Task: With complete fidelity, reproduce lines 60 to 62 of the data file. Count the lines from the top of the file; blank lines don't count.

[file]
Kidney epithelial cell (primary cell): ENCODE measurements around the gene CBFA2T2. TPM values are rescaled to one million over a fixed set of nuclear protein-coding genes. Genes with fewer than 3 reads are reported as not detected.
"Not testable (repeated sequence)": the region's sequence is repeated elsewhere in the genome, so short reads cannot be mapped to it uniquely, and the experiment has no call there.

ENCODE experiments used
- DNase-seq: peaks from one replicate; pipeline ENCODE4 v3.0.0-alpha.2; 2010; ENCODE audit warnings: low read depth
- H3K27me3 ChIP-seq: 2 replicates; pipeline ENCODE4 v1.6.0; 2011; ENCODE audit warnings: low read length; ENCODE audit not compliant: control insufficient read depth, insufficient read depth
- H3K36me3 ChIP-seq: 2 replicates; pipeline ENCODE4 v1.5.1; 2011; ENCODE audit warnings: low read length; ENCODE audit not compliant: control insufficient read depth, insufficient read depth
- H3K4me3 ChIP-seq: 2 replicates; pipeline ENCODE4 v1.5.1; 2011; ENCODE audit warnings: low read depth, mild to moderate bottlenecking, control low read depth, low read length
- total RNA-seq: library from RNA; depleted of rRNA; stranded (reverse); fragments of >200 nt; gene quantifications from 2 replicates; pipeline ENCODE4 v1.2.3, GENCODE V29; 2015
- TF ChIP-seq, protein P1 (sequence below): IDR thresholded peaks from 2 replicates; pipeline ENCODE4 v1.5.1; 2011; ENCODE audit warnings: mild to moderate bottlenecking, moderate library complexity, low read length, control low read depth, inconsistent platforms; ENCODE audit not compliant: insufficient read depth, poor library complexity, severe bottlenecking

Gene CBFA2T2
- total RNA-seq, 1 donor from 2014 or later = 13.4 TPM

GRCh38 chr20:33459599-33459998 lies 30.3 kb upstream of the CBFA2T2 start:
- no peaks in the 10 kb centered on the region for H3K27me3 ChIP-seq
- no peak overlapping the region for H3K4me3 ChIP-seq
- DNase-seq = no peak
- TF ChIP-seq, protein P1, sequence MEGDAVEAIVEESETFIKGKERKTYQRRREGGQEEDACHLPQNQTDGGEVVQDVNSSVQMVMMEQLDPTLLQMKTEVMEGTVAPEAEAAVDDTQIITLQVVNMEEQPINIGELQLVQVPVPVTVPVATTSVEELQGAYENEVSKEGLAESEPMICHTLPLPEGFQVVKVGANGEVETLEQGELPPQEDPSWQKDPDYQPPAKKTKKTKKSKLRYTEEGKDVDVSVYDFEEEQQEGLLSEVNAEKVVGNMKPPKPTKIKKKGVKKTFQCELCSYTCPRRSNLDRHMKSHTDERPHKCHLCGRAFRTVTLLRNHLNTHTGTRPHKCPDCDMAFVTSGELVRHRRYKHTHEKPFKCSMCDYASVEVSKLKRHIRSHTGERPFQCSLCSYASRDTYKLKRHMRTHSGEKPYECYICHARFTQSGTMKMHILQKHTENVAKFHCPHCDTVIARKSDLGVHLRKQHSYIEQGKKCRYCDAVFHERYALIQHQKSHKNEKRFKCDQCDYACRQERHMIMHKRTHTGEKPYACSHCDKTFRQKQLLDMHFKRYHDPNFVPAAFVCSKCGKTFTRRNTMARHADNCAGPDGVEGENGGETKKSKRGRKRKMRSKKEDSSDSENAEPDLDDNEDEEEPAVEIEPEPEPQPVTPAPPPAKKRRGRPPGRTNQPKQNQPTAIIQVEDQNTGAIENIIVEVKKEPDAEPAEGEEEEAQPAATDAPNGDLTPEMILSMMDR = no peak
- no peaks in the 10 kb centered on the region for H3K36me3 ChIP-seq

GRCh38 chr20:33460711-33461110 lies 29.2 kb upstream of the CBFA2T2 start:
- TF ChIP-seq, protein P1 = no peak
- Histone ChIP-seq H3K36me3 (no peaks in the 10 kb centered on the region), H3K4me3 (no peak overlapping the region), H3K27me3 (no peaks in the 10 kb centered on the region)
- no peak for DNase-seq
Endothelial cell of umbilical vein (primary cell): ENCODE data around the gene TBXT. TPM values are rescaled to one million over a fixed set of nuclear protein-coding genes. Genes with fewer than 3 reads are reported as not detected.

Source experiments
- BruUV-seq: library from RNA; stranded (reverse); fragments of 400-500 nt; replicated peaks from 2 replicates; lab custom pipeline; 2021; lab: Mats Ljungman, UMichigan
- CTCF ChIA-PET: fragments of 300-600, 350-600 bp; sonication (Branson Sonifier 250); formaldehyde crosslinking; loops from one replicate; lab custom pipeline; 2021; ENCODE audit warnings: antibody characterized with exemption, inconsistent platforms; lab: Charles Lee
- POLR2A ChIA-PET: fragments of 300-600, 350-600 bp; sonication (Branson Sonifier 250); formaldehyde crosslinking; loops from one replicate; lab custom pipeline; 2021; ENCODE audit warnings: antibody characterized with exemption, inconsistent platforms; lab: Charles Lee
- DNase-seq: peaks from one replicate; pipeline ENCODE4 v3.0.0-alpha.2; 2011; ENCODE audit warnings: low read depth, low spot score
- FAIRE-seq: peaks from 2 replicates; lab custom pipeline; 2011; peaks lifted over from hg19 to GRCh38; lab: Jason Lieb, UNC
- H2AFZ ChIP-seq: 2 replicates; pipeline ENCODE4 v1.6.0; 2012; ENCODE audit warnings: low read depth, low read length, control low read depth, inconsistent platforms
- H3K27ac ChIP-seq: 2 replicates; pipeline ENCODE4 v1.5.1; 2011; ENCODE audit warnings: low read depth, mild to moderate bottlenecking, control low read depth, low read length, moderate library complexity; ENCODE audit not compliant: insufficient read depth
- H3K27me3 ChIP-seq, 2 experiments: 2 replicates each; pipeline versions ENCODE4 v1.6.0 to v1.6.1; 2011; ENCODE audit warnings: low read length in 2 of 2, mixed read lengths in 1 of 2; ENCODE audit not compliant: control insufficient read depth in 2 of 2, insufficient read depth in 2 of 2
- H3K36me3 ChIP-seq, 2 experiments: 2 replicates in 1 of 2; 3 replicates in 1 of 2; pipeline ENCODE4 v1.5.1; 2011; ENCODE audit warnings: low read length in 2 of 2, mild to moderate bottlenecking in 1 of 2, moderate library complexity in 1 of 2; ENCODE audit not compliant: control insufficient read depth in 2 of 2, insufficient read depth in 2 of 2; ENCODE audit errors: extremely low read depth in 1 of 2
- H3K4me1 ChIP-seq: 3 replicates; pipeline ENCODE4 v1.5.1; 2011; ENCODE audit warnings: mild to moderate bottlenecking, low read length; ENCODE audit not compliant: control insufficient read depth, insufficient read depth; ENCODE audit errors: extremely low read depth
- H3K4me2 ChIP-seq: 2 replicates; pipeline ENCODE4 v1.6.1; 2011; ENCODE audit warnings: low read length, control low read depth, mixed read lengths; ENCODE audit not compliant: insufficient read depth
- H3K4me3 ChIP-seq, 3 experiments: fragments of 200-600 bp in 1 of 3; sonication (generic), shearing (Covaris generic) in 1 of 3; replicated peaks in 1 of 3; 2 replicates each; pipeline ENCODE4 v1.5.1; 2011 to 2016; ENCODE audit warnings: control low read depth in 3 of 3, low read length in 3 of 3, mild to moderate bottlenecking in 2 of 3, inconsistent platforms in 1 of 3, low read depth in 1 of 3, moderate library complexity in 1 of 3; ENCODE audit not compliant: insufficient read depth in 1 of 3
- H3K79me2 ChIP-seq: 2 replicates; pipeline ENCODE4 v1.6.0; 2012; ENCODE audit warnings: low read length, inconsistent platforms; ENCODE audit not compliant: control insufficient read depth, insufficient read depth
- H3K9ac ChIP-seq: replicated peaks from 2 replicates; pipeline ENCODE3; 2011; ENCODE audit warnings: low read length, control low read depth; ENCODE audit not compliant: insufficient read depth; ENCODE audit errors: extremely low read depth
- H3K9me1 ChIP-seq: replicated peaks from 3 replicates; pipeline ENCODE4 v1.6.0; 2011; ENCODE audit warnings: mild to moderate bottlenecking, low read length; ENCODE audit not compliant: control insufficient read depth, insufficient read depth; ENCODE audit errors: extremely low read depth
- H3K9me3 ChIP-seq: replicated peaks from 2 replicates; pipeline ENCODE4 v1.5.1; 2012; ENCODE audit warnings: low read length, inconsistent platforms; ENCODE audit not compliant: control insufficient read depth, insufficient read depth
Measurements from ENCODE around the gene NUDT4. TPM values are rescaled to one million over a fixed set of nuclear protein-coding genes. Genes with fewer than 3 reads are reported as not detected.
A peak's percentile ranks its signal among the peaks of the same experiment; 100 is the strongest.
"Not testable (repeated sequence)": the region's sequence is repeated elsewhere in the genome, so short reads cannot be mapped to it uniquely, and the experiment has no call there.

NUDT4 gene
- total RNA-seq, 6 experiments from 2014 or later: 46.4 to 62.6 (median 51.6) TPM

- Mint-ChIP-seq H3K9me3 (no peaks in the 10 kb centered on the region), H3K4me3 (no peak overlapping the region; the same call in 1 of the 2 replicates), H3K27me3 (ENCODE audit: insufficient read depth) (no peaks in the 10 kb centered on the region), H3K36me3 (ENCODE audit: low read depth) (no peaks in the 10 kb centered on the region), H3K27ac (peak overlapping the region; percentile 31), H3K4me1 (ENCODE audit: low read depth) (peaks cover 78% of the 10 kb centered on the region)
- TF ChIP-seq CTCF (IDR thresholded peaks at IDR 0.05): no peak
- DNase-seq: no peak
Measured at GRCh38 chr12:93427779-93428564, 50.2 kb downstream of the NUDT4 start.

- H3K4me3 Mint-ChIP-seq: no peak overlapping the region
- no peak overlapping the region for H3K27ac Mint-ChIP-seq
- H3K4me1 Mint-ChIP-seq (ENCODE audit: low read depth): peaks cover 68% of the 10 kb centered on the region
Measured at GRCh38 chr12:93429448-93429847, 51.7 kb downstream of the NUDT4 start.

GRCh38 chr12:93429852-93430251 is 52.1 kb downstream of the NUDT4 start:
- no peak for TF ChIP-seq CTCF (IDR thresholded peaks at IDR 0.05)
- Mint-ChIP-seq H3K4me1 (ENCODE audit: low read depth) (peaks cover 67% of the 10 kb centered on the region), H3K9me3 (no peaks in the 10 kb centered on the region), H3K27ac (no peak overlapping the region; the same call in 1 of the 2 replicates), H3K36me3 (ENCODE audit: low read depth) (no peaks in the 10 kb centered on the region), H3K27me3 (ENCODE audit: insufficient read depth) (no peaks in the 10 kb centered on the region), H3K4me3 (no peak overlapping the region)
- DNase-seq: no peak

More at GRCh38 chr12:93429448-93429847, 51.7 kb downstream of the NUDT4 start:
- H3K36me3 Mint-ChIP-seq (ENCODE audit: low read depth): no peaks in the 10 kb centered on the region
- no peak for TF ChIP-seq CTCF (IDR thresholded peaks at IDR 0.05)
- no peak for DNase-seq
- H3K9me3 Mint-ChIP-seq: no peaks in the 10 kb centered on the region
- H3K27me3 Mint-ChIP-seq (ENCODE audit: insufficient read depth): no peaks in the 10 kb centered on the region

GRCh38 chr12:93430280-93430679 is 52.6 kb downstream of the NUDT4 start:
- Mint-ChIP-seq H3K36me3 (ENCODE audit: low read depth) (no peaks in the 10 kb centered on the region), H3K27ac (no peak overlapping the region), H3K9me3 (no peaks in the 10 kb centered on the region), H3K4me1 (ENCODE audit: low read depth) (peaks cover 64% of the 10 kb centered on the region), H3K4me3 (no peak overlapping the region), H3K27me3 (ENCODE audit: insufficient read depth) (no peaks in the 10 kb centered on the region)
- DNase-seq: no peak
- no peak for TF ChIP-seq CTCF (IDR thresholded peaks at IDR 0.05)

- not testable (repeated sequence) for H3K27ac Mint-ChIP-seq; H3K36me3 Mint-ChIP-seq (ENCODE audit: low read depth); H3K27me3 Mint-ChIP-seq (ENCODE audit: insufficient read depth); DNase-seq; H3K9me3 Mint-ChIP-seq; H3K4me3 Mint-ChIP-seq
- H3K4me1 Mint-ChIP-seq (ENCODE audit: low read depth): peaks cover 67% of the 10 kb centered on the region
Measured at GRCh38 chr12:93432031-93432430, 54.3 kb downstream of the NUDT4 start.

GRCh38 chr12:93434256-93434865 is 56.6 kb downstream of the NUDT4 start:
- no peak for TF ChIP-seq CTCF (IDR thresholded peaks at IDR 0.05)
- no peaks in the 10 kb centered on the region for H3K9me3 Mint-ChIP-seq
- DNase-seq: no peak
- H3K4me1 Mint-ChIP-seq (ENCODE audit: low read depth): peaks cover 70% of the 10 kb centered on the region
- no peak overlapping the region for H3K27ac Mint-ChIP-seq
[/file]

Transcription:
- no peak for DNase-seq
- H3K9me3 Mint-ChIP-seq: no peaks in the 10 kb centered on the region
- H3K27me3 Mint-ChIP-seq (ENCODE audit: insufficient read depth): no peaks in the 10 kb centered on the region